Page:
Subroutine based detection of APT malware

Joseph Sexton, Curtis Storlie, Blake Anderson

Research output: Contribution to journalArticlepeer-review

10 Scopus citations


Statistical detection of mass malware has been shown to be highly successful. However, this type of malware is less interesting to cyber security officers of larger organizations, who are more concerned with detecting malware indicative of a targeted attack. Here we investigate the potential of statistically based approaches to detect such malware using a malware family associated with a large number of targeted network intrusions. Our approach is complementary to the bulk of statistical based malware classifiers, which are typically based on measures of overall similarity between executable files. One problem with this approach is that a malicious executable that shares some, but limited, functionality with known malware is likely to be misclassified as benign. Here a new approach to malware classification is introduced that classifies programs based on their similarity with known malware subroutines. It is illustrated that malware and benign programs can share a substantial amount of code, implying that classification should be based on malicious subroutines that occur infrequently, or not at all in benign programs. Various approaches to accomplishing this task are investigated, and a particularly simple approach appears the most effective. This approach simply computes the fraction of subroutines of a program that are similar to malware subroutines whose likes have not been found in a larger benign set. If this fraction exceeds around 1.5 %, the corresponding program can be classified as malicious at a 1 in 1000 false alarm rate. It is further shown that combining a local and overall similarity based approach can lead to considerably better prediction due to the relatively low correlation of their predictions.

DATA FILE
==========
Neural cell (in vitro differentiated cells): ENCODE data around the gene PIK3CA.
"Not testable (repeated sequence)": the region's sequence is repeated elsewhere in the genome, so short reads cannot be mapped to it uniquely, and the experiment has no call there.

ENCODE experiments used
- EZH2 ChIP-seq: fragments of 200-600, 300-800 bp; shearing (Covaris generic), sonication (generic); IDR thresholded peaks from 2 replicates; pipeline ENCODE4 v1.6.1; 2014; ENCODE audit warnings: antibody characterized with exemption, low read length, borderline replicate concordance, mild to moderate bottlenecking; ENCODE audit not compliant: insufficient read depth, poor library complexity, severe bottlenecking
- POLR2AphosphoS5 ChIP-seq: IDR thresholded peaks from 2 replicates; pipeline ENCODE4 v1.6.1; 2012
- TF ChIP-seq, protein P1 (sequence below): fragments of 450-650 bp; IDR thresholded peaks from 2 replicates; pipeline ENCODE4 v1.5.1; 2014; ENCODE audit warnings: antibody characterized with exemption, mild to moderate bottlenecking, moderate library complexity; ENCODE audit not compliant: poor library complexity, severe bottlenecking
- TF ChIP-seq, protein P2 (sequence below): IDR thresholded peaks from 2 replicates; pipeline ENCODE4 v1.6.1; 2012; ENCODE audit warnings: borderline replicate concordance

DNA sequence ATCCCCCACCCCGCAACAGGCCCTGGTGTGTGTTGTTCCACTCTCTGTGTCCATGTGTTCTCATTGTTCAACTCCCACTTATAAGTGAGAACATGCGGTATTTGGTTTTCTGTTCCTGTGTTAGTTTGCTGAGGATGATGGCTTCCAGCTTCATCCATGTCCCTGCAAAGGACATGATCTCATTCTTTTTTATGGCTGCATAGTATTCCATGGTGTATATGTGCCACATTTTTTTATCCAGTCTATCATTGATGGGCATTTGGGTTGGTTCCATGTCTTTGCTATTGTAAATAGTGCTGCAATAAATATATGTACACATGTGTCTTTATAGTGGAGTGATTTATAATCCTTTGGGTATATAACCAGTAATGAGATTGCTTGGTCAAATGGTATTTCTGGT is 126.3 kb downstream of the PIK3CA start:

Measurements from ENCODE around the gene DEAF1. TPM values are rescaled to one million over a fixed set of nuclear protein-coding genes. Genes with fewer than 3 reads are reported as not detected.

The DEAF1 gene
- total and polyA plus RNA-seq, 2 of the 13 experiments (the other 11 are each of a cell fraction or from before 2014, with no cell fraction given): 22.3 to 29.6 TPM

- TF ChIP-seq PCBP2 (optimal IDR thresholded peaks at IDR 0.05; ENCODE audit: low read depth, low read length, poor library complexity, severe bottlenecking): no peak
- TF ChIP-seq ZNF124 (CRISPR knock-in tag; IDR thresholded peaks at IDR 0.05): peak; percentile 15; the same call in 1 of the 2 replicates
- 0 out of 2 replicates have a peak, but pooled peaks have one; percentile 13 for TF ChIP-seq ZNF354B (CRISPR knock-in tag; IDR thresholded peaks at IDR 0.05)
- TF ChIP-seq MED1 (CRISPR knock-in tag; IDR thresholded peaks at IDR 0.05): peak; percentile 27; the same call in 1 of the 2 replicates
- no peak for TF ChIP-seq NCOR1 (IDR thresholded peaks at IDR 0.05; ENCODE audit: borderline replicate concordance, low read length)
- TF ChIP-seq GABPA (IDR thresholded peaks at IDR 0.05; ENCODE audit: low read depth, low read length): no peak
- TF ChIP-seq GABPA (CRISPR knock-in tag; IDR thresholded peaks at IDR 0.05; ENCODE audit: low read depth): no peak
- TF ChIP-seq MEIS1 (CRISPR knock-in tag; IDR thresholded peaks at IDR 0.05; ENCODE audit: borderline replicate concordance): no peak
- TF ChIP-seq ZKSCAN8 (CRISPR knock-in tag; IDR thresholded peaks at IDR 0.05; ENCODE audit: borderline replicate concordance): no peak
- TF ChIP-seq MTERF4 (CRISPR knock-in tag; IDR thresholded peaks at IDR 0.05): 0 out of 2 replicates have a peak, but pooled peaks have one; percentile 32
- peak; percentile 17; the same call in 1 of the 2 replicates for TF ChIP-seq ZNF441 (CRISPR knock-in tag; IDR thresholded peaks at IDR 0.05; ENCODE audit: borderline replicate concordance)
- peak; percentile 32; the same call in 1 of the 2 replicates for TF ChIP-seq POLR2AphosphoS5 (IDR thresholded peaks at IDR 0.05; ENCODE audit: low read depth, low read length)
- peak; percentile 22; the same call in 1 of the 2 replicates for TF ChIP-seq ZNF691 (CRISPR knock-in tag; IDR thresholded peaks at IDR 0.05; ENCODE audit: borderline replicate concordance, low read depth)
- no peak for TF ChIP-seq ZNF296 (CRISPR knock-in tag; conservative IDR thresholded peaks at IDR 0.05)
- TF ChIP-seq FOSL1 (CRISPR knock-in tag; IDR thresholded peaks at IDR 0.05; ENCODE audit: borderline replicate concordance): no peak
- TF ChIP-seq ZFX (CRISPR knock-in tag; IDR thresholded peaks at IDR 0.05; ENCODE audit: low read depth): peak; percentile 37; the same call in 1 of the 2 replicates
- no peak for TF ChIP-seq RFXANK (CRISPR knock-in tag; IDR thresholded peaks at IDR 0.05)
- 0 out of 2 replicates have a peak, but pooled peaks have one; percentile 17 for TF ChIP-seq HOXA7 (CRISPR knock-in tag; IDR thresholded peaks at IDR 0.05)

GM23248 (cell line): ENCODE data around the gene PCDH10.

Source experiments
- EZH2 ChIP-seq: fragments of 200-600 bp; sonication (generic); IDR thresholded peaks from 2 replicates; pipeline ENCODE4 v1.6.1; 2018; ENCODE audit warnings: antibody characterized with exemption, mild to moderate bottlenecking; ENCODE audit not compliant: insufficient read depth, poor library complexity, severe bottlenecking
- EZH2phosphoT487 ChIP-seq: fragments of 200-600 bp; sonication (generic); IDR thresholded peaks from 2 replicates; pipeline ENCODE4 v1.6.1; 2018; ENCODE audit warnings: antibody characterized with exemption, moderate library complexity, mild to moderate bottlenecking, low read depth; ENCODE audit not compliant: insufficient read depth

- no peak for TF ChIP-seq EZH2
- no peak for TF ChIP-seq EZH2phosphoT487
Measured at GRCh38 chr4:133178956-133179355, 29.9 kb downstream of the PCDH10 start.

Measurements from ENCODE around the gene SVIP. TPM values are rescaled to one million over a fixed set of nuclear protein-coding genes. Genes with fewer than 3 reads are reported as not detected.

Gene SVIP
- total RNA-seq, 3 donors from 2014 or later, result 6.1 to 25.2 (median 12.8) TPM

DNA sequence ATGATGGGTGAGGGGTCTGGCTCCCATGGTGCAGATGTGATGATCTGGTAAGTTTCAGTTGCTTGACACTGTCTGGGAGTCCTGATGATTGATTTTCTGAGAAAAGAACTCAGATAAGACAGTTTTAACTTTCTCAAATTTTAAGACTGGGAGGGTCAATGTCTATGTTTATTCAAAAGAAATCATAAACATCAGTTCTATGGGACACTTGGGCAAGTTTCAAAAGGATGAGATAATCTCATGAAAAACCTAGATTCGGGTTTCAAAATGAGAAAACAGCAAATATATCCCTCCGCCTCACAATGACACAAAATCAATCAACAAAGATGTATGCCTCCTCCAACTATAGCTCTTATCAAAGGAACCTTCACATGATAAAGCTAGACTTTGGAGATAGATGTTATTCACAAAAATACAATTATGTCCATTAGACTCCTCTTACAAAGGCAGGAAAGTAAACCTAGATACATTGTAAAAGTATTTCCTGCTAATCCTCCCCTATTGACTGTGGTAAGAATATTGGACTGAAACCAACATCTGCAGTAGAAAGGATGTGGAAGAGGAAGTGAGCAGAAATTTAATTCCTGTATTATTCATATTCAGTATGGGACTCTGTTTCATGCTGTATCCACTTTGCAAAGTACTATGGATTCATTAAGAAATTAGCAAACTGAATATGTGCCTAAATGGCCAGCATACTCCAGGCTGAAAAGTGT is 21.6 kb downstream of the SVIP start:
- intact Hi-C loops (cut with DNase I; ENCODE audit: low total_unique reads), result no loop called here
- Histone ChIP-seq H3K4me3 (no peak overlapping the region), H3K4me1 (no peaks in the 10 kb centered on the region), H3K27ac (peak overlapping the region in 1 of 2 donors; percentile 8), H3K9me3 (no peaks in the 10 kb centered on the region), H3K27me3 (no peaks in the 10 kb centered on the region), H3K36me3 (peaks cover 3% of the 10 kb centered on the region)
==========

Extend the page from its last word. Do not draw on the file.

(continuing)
Original languageEnglish (US)
Pages (from-to)225-233
Number of pages9
JournalJournal of Computer Virology and Hacking Techniques
Issue number4
StatePublished - Nov 1 2016


  • APT
  • Malware detection
  • Static analysis
  • Subroutine similarity

ASJC Scopus subject areas

  • Computer Science (miscellaneous)
  • Software
  • Hardware and Architecture
  • Computational Theory and Mathematics


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